Appeals Court Sides With Obama on Technicality

The 5th Circuit Court of Appeals sided with President Obama on a ruling in a lawsuit brought by the state of Mississippi over his 2012 Deferred Action for Childhood Arrivals (DACA) executive edict.

Instead of ruling on the merits of the case, the federal judges agreed with the Obama Administration on the technical point that the plantiffs had no standing to sue.

“Neither Mississippi nor the Agents have alleged a sufficiently concrete and particularized injury that would give Plaintiffs standing to challenge DACA,” Politico quoted the opinion written by Judge W. Eugene Davis and joined by Judges Carolyn King and Priscilla Owen.

“The district court held that Mississippi’s alleged fiscal injury was purely speculative because there was no concrete evidence that Mississippi’s costs had increased or will increase as a result of DACA. Based on the record before the district court, we agree,” Politico quoted Davis. “Mississippi submitted no evidence that any DACA eligible immigrants resided in the state. Nor did Mississippi produce evidence of costs it would incur if some DACA-approved immigrants came to the state.”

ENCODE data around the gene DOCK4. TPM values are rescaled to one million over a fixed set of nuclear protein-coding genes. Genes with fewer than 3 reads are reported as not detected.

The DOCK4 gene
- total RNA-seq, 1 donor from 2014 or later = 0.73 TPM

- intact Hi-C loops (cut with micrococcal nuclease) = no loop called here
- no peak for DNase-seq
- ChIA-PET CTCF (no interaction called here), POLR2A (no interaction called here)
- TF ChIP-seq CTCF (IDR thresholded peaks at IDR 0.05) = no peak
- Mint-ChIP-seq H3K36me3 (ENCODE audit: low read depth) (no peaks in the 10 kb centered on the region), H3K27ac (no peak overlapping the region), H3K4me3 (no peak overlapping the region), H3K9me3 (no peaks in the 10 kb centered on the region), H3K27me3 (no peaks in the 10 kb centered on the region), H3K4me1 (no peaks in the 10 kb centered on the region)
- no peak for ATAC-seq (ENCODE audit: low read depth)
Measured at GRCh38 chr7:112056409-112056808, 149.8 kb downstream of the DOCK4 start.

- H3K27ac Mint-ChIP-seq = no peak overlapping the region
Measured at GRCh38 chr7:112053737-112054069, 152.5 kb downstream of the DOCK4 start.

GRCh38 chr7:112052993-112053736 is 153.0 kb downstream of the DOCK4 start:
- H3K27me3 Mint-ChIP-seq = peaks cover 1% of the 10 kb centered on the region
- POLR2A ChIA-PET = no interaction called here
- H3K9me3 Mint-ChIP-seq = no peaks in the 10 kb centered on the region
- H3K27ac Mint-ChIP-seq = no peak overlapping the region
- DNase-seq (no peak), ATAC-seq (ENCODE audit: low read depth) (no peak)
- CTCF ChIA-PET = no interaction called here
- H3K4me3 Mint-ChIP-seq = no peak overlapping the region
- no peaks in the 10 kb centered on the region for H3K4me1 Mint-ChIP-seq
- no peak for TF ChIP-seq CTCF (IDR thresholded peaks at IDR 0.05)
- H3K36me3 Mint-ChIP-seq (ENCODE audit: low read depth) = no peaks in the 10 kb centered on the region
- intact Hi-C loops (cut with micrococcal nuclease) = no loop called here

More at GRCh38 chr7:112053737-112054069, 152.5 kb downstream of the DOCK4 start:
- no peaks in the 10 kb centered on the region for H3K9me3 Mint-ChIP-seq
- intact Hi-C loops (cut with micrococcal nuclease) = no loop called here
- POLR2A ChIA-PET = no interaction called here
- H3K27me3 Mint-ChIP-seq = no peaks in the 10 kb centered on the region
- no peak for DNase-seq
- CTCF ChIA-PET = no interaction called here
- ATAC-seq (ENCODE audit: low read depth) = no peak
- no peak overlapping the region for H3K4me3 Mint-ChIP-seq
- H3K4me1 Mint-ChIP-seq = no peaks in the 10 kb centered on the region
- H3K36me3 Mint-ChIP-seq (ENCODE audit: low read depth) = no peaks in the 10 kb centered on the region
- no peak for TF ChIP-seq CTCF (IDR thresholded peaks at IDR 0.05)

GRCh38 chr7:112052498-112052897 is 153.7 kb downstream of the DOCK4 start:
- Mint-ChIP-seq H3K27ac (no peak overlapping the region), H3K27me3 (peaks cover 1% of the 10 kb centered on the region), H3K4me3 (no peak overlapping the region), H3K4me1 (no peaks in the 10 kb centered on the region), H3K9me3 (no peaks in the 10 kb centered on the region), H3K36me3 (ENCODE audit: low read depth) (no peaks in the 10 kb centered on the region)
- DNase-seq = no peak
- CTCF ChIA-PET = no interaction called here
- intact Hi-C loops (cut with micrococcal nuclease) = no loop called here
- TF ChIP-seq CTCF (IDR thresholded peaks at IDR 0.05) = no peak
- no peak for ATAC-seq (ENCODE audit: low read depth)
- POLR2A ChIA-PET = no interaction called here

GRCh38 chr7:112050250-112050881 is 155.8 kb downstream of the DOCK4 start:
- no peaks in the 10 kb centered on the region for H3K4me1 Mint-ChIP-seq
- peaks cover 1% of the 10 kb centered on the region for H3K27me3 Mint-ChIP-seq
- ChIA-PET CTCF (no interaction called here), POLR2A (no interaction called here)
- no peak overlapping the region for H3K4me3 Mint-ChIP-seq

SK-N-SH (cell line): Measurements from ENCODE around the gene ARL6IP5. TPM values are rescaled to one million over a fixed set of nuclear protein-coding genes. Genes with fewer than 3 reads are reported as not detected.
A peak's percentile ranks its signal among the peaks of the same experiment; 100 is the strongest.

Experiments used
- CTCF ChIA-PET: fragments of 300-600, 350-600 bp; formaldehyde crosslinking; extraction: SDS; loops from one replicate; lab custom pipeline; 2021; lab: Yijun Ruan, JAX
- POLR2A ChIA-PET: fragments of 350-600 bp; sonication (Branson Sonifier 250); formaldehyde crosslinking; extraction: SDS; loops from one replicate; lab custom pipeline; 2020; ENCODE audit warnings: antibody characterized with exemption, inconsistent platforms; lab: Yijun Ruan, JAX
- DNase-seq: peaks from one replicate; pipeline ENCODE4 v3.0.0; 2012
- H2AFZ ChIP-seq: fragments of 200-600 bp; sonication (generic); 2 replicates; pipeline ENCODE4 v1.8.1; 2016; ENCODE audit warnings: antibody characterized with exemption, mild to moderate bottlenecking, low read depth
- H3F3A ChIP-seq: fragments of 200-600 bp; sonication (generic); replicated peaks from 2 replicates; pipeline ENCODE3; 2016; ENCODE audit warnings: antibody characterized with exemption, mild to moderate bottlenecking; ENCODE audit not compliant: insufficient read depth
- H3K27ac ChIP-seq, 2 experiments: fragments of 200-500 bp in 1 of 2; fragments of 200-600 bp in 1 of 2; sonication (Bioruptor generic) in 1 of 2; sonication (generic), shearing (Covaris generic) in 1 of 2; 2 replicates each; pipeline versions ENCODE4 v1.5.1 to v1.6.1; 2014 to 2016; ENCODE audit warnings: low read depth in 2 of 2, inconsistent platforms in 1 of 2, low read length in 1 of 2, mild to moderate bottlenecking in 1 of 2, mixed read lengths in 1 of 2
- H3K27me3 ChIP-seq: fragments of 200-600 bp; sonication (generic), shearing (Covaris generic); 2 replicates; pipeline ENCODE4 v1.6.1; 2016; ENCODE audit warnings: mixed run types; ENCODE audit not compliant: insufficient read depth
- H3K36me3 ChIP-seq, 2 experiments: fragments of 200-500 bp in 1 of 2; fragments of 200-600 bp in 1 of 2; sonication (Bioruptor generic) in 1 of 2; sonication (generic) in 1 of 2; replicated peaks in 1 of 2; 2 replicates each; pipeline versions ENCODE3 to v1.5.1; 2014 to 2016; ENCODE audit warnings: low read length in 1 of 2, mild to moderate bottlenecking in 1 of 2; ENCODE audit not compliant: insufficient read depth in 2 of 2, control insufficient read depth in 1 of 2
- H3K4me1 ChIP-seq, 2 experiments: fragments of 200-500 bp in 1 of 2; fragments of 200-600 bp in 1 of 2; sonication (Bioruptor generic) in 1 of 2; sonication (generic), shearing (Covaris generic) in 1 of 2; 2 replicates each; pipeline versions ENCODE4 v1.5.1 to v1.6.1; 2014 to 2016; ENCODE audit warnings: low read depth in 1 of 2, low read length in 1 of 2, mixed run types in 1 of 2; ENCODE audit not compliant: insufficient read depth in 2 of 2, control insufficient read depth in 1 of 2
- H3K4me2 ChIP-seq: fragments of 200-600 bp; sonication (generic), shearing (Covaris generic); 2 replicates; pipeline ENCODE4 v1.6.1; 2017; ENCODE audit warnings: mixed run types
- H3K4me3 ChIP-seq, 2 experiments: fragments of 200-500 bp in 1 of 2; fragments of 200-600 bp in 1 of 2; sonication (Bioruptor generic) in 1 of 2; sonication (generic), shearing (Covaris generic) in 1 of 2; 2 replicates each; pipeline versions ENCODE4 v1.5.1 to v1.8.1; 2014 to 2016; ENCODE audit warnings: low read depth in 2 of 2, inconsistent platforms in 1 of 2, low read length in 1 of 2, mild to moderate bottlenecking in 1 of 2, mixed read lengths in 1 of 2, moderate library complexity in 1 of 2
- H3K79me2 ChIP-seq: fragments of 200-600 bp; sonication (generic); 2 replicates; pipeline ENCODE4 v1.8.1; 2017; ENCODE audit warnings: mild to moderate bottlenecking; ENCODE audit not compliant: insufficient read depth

Observers believe this decision foreshadows the current case before the 5th Circuit stopping Obama’s latest amnesty scheme.  Judge Andrew Hanen blocked Obama’s order and denied a plea from Obama’s lawyers to lift it.  Obama’s lawyers have appealed this decision to the 5th Circuit as well and they will argue to overturn Judge Hanen order on similar technical grounds.